"It is a matter of principle and not the personalities involved. They may be doing it for all the wrong reasons, but we are being attacked simply and only for 'not knowing our place', not being sufficiently sorry for a crime we didn't commit. Its like we need to assume some collective guilt for 9/11 and act accordingly."
These words of an American citizen, who also happens to be a successful Muslim professional, aptly summarizes the frustrations of many Muslims and the concerns of many Americans of all faiths and no faith.
It is now time to move on. What have we learned and where do we go from here?
- Muslims, like people of all faiths, have a constitutional right, the same religious freedoms, and therefore to build a center.
- Islamophobia like anti-Semitism, hostility towards or discrimination against a person because of their faith or racial group, runs deep in our society.
- Park 51 has unleashed and exposed the breadth and depth, the tip of the iceberg, of a growing social cancer long overlooked or denied. It has been embodied not only in the ranting of anti-Muslim bloggers and so-called Christian ministers who have vented their spleens but also exploited by conservative Republican politicians and political commentators in the media.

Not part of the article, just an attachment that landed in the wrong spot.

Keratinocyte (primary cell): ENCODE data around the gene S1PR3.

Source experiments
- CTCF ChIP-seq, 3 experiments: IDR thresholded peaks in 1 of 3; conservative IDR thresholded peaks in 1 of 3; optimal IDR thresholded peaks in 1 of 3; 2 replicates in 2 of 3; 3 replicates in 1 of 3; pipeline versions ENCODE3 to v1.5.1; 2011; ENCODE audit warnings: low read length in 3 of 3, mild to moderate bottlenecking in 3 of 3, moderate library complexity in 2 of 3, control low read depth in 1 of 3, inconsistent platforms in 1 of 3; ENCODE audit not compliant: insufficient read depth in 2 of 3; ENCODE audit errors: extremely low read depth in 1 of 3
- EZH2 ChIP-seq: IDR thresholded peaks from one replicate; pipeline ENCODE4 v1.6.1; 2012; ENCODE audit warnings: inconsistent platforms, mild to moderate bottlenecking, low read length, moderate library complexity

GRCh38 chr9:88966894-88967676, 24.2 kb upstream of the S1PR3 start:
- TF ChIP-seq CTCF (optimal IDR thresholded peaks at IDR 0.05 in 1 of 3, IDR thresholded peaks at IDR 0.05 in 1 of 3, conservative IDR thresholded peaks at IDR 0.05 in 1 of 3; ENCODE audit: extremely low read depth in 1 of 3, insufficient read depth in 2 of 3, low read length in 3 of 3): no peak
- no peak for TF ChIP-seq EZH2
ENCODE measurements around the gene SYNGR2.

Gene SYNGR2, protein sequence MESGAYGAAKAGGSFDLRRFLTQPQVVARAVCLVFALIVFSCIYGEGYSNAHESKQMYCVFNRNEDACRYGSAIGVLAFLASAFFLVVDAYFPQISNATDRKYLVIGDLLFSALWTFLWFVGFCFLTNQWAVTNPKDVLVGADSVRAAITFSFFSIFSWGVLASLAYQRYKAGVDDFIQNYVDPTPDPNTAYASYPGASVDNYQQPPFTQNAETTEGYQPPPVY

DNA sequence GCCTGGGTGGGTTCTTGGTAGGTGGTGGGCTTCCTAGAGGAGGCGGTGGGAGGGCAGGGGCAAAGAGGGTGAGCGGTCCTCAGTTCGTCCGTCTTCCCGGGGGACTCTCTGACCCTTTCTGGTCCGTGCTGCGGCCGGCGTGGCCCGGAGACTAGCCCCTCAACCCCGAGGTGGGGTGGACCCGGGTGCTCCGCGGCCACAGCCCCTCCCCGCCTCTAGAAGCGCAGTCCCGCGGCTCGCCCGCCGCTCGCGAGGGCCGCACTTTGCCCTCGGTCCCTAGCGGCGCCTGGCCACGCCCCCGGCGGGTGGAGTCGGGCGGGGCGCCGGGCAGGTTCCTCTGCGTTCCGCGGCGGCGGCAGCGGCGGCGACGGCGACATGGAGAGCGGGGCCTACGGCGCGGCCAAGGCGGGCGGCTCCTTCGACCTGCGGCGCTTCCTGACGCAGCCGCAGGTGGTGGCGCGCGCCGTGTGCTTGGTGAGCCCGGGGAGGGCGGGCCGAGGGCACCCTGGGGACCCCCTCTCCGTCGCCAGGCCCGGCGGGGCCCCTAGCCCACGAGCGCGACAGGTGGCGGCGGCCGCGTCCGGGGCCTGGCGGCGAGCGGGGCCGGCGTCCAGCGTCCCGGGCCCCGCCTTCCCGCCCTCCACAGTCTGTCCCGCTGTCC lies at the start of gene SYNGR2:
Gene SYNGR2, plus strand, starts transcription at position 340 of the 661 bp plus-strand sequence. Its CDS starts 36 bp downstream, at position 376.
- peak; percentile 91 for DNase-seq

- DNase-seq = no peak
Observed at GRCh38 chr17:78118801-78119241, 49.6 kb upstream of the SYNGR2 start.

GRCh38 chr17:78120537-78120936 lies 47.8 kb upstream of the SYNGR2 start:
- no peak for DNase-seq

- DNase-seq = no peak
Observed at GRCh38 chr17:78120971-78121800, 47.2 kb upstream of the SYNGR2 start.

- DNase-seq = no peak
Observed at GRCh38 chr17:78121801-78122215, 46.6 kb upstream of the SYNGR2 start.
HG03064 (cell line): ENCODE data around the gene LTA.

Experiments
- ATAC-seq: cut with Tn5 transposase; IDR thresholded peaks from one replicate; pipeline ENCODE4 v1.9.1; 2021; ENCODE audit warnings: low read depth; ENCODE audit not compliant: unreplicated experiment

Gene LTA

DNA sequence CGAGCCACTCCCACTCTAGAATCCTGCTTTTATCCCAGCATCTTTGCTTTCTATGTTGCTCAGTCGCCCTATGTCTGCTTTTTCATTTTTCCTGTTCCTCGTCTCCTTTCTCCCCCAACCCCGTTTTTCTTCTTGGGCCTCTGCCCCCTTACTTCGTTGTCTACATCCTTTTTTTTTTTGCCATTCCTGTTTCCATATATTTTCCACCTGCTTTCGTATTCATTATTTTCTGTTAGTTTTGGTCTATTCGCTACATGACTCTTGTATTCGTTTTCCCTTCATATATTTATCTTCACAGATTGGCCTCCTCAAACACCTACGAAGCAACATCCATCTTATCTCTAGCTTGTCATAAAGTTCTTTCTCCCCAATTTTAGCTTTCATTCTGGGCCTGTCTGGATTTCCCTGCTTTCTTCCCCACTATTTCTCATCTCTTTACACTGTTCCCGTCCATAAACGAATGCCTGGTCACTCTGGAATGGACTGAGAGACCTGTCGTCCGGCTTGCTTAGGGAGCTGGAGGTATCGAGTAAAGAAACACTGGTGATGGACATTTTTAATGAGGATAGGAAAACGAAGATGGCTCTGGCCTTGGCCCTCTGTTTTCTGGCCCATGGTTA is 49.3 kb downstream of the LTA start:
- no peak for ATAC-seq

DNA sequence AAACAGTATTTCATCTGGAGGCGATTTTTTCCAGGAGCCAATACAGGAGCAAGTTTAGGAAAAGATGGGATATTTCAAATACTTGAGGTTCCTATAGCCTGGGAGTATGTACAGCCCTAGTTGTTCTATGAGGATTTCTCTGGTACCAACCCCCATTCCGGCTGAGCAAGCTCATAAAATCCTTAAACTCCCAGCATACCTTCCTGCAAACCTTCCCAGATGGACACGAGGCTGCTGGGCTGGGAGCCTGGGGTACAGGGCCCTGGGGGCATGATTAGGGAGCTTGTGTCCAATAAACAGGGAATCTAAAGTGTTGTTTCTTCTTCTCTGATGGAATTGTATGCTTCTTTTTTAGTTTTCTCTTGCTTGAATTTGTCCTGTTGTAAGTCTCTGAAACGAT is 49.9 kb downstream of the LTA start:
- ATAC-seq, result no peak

- The failure to distinguish between the actions of religious extremists and terrorists and the vast majority of Muslims and their faith has reinforced a belief in the collective guilt of American Muslims and their faith.
Emerging out this hard fought public debate are the fundamental components for moving forward. Many Americans, Muslim and non-Muslim alike, Jewish, Christian and Muslim religious leaders, politicians and pundits, and the general public have provided a base from which to proceed. While all agree that Muslims have the same constitutional rights and freedoms as all others citizens and have a right to build an Islamic Center at Park 51, many disagree for diverse reasons disagree profoundly on the wisdom of doing so. Indeed, many have been hard pressed to not only support a constitutional right but also to avoid questioning the wisdom of its location, lest as in the case of President Obama, it be seen as somehow undercut this right.
This is a time for:
- A coordinated effort led by those behind Park 51 and their supporters to reach out to all stakeholders.
Recognition of the social cancer of Islamophobia as unacceptable as anti-Semitism, a threat to the very fabric of our democratic pluralistic way of life, one that tests the mettle of our democratic principles and values.
Leaders of all faith communities and their congregations to begin a national and local conversation on Islam in interreligious relations.
- Media to feature programs that deal with the scope and dangers of Islamophobia (with its religious discrimination, intolerance and hate) as they do with anti-Semitism and the challenges of religious pluralism instead of featuring the rants, demonstrations, and provocative acts of racists.